Organization for Security and Cooperation in Europe (OSCE) Conference on Anti-Semitism

Austrian Press Agency (APA) (06/09/2005)

Austria for More Efforts Made Towards Education

Head of Delegation Hans Winkler: Politicians should serve as models

Cordoba/Madrid - At the international anti-Semitism Conference of the Organization for Security and Cooperation in Europe (OSCE) in Cordoba, Spain, Austria emphasized the need for greater efforts to be made in school education when fighting xenophobia and intolerance. "Education of our youth plays a large role in the struggle against anti-Semitic prejudice and xenophobia," explained Austrian Head of Delegation and Deputy Secretary General for Foreign Affairs, Hans Winkler, while speaking to the press.

Because of the positive experience Austria has had with its so-called programs of "educating for tolerance" in Austrian schools, Winkler added that Austria wished to speak about it at the OSCE conference. There are many reasons for xenophobia and intolerance, some revolving around anti-Semitism, the Middle East conflict or international terrorism which one cannot easily resolve. "We can only try to improve upon the situation and we do that by educating our youth in matters of tolerance," commented Winkler. He demanded also from the politicians that they play a stronger role in promoting tolerance - through their actions and in their speeches - thereby serving as models for people to emanate.

However, through the excellent initiatives in youth education directed toward more tolerance, one has already achieved a "model character," which is one of the reasons that Austria has relatively few problems with xenophobia and anti-Semitism. The integration of the Moslem community in Austria is, therefore, functioning very well. With such an approach, extremists among Moslem immigrants don’t have reason to develop. Also, conflicts such as the debate over headscarves in Germany and France fail to arise.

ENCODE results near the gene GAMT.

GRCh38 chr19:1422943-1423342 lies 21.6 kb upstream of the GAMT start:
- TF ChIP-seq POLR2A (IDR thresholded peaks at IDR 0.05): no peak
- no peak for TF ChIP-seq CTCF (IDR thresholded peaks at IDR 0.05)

One proof of this is documented in the survey of the Anti-Defamation League (ADL) presented at the OSCE conference, in which Austria was shown to have a decline in anti-Semitic prejudice. Also, in answer to the question whether Jews are more loyal to Israel than their own country, thirty-eight percent of those asked in 2005 said yes, whereas in 2004, it was still forty-six percent. Also, as to the opinion that Jews spoke too much about the Holocaust in comparison to the previous year, the percentage fell from fifty-four to forty-six.

The survey, which has been conducted throughout twelve countries, concluded that even in 2005 the percentage rate of interviewees expressing anti-Semitic clichés, was still considerable. Hans Winkler is of the opinion that the number is "significant" enough to act as an incentive to fight harder against xenophobia, anti-Semitism and intolerance. The criticism of the OSCE that only about one-half of the fifty-five member states has honored its commitment in the fight again anti-Semitism and xenophobia is a matter which doesn’t include Austria. At the previous anti-Semitism conferences of the OSCE in Vienna and Berlin, all of the member states promised to register cases of xenophobia and intolerance to the OSCE in order to establish a system of control and information. Until now, only twenty-nine member states have forwarded that information onto the OSCE. "We have sent out data. However, we must still improve upon our statistics particularly in cases of crime having a background linked to racism," said Winkler.

According to the Head of Delegation, working together with politicians and experts from more than forty countries has shown that the OSCE can play a central role in fighting anti-Semitism and intolerance. Winkler emphasized that "anti-Semitism and intolerance" was one of the more important topics at the conference. "It is critical to avoid the gradual establishment of a hierarchy of discrimination," said Winkler. The Spanish hosts actually wanted to make anti-Semitism an exclusive topic at the OSCE conference.